Isn’t that classic supply and demand situation? Raise prices to drop demand until load drops to acceptable levels. More money for the restaurant as well as acceptable workload for the restaurant staff.

We finally started driving across town to get carry-out once we realized how big a difference in cost it was. Not only is there a fee but I think they're also inflating prices, and for some restaurants they kept getting the order wrong.

Plus the tip goes to their driver, not the restaurant. I mean yeah, props to the driver driving all over getting my food, but I want my guilt money to go to the cooks, who are breathing each other's air in a kitchen so I can stress eat, just feeling lucky they still have a job at all.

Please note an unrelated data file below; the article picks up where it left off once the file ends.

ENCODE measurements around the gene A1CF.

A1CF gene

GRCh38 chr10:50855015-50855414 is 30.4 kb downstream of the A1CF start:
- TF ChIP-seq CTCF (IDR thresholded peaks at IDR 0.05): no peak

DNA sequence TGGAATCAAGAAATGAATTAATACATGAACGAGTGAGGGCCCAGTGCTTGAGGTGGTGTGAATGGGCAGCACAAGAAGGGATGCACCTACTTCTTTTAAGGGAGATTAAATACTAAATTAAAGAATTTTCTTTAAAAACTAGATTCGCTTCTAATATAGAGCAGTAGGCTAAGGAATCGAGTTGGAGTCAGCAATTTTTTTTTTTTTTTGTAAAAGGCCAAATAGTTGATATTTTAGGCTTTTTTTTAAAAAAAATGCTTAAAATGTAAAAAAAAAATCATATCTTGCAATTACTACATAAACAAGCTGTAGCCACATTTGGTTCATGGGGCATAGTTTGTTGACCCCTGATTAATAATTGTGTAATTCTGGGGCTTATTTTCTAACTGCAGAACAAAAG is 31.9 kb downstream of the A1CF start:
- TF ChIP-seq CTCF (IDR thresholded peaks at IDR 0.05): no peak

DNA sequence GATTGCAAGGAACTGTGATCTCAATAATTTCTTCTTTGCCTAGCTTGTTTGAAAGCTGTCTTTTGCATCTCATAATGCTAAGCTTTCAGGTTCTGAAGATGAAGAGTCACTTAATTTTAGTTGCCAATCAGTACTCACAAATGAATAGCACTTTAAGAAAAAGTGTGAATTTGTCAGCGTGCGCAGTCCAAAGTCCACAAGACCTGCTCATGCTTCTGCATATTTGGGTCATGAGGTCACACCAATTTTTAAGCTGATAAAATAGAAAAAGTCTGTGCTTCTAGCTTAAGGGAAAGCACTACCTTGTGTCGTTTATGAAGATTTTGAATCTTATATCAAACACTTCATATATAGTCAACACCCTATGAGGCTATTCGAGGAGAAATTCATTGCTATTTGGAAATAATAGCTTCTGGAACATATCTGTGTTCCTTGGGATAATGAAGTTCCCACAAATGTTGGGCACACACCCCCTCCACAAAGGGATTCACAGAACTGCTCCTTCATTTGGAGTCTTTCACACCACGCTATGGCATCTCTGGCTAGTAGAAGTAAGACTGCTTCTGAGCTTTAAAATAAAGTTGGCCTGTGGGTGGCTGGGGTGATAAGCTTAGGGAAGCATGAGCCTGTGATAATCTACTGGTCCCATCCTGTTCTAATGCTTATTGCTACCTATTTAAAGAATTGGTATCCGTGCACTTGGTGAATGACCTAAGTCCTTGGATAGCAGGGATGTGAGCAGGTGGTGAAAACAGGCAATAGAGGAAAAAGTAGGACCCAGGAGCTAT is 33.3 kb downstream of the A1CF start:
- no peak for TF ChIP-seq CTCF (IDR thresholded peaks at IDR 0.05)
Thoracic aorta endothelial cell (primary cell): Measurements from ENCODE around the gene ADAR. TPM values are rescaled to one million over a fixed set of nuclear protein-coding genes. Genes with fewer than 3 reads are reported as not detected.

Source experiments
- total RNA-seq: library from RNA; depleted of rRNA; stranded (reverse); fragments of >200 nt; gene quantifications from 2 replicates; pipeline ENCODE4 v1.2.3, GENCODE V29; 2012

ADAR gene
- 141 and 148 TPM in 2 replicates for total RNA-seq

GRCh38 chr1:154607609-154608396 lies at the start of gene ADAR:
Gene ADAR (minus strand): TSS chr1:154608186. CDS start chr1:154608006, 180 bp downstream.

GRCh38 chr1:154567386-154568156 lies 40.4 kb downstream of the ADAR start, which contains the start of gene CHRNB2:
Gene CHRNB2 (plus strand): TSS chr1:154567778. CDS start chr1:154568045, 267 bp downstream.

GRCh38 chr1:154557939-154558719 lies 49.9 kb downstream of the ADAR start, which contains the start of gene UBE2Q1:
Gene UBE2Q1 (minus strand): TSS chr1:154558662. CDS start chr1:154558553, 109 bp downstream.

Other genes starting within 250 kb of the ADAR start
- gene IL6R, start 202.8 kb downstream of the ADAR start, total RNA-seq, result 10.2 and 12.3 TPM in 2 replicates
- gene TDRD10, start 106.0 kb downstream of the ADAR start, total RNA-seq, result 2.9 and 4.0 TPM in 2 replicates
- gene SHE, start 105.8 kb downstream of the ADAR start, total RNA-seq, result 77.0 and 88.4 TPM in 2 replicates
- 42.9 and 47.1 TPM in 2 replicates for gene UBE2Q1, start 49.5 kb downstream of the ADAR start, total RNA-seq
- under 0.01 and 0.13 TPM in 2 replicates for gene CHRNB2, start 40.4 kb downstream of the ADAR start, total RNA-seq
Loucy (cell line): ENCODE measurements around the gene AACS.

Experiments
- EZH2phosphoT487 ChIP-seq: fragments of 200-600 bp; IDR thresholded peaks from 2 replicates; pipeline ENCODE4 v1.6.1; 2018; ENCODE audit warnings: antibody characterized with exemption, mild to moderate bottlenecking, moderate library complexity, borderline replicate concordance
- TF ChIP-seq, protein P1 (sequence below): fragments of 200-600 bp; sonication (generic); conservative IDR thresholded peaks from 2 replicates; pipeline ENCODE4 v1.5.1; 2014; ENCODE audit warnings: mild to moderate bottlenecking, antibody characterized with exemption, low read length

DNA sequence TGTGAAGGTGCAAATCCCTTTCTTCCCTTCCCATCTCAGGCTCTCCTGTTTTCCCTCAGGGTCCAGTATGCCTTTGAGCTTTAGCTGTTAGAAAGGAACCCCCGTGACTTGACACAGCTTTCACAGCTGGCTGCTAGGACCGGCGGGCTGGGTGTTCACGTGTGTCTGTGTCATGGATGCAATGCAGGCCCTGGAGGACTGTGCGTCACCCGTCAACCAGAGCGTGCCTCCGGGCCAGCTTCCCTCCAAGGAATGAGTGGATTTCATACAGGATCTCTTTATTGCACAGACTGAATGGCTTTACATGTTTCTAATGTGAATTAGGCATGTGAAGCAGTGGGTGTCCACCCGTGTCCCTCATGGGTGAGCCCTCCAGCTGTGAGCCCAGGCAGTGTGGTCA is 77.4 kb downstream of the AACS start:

I'll admit I don't know the full story behind grubhub's practices with adding restaurants without the owners' permission.

It does sound like a case of "fake it till you make it", in a sense that adding restaurants without the owners' consent would be a way around the chicken and egg problem.

Not saying it's a particularly nice thing to do, I'd be super annoyed if it happened to me

I'll have to find the story, but there was a comment on hn when the last story about grubhub or other food delivery services. But there was a Italian place that didn't do delivery but they were getting bad reviews about cold pizza when delivered.

Then they found out company was delivering their food without their permission.

They then went on to arbitrage it.